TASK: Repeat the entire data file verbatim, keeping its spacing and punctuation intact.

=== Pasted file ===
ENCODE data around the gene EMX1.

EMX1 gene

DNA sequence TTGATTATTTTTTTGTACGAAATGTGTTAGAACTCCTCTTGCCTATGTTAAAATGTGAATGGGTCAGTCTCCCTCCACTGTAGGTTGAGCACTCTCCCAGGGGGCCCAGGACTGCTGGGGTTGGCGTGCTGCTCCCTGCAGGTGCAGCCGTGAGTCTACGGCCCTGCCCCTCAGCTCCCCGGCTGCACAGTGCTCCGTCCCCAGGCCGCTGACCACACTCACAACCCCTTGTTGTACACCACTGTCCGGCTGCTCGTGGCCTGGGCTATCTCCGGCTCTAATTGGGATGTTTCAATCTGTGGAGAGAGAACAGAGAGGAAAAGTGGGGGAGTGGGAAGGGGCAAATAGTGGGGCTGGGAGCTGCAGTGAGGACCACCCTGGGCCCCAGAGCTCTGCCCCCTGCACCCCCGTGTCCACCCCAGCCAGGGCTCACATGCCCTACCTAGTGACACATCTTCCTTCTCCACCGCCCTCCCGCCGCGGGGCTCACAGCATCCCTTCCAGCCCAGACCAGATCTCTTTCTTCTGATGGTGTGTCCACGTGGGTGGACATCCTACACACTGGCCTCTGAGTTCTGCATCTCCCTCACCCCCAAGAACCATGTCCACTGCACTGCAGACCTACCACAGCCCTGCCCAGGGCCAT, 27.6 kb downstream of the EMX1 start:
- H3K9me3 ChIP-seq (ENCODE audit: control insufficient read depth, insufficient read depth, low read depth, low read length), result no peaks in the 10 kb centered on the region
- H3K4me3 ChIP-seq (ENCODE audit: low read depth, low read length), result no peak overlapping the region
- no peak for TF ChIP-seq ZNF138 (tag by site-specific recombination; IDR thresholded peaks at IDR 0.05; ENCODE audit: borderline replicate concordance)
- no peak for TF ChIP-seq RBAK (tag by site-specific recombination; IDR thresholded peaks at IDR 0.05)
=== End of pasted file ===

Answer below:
ENCODE data around the gene EMX1.

EMX1 gene

DNA sequence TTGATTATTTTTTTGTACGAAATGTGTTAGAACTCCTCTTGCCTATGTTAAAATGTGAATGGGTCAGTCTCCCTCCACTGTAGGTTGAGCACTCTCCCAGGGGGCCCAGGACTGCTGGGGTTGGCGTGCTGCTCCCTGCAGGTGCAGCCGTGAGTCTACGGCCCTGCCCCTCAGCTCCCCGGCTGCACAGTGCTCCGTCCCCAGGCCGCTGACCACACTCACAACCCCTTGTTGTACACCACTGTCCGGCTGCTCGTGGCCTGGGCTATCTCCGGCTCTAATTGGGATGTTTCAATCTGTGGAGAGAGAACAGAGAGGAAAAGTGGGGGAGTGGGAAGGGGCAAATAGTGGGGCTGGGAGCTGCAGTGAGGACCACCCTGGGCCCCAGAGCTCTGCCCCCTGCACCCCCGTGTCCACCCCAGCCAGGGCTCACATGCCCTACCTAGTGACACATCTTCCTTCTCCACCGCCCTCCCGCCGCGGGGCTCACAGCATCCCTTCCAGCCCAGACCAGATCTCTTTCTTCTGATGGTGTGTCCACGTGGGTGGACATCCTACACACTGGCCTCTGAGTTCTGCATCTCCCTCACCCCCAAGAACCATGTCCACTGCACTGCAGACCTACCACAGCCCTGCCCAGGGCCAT, 27.6 kb downstream of the EMX1 start:
- H3K9me3 ChIP-seq (ENCODE audit: control insufficient read depth, insufficient read depth, low read depth, low read length), result no peaks in the 10 kb centered on the region
- H3K4me3 ChIP-seq (ENCODE audit: low read depth, low read length), result no peak overlapping the region
- no peak for TF ChIP-seq ZNF138 (tag by site-specific recombination; IDR thresholded peaks at IDR 0.05; ENCODE audit: borderline replicate concordance)
- no peak for TF ChIP-seq RBAK (tag by site-specific recombination; IDR thresholded peaks at IDR 0.05)